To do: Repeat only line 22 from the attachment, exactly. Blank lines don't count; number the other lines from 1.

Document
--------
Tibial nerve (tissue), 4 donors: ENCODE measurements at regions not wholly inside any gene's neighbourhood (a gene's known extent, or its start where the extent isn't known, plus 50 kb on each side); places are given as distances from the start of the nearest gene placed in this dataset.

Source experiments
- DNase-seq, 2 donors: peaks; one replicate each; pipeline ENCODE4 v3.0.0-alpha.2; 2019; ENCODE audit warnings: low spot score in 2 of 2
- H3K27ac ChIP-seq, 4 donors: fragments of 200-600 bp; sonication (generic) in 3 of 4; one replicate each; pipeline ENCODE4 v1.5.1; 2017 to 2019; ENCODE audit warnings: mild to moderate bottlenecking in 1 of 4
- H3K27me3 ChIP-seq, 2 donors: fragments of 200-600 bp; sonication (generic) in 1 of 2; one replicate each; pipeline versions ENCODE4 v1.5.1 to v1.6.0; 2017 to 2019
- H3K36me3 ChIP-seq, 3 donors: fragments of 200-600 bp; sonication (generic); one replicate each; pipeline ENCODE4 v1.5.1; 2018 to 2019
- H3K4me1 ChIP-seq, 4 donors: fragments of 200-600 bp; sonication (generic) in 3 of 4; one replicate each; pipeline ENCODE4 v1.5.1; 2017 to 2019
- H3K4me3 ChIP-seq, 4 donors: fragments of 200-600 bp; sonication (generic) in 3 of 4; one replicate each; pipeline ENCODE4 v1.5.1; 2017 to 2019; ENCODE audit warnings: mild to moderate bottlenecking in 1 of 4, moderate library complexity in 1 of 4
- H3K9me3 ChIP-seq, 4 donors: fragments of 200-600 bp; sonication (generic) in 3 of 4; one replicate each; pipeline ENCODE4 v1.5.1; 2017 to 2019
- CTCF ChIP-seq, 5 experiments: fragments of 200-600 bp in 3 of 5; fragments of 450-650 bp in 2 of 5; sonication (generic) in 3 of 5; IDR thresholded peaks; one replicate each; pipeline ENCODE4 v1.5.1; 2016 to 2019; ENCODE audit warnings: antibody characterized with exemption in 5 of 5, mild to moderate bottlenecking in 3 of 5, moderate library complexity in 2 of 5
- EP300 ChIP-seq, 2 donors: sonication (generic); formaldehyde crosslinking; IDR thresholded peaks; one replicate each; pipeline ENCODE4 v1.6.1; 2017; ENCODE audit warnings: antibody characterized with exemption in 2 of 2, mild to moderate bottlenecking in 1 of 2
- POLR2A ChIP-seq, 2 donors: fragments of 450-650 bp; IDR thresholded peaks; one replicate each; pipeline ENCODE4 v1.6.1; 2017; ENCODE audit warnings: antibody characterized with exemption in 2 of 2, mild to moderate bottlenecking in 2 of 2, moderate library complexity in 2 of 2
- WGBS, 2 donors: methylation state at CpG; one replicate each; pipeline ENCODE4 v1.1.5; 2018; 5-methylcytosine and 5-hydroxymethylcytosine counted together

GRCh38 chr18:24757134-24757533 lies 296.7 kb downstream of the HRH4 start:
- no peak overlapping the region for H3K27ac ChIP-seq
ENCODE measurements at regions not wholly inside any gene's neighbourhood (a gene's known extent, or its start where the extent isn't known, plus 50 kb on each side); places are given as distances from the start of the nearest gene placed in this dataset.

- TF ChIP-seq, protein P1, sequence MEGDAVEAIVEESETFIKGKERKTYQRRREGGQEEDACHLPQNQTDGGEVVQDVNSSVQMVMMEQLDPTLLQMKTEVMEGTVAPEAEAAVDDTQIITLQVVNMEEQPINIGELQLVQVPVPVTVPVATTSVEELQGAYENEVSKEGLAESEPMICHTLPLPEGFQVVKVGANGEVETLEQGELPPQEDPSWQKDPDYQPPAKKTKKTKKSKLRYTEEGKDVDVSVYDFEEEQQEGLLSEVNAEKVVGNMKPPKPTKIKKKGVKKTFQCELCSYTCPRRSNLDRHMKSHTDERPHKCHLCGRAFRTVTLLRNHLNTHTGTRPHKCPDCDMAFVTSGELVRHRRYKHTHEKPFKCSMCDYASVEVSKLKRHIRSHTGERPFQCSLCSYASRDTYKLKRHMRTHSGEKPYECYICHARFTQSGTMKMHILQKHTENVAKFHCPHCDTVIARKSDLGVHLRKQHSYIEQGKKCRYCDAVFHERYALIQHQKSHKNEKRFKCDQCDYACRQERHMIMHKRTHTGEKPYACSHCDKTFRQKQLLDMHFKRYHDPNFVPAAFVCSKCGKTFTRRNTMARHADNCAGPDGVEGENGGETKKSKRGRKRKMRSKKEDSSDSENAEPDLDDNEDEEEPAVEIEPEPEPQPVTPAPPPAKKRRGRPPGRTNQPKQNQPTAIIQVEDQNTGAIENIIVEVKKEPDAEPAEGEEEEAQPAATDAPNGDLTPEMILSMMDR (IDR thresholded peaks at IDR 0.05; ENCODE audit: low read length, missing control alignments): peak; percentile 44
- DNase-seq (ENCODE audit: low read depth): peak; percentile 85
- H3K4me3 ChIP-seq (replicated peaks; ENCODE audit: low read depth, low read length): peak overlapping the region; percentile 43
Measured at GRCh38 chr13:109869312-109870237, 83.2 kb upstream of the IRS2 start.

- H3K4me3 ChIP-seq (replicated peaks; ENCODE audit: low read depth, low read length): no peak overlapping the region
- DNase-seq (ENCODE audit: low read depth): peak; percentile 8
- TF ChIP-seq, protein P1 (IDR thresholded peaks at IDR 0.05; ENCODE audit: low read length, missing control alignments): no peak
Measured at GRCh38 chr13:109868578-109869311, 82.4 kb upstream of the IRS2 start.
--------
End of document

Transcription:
- DNase-seq (ENCODE audit: low read depth): peak; percentile 8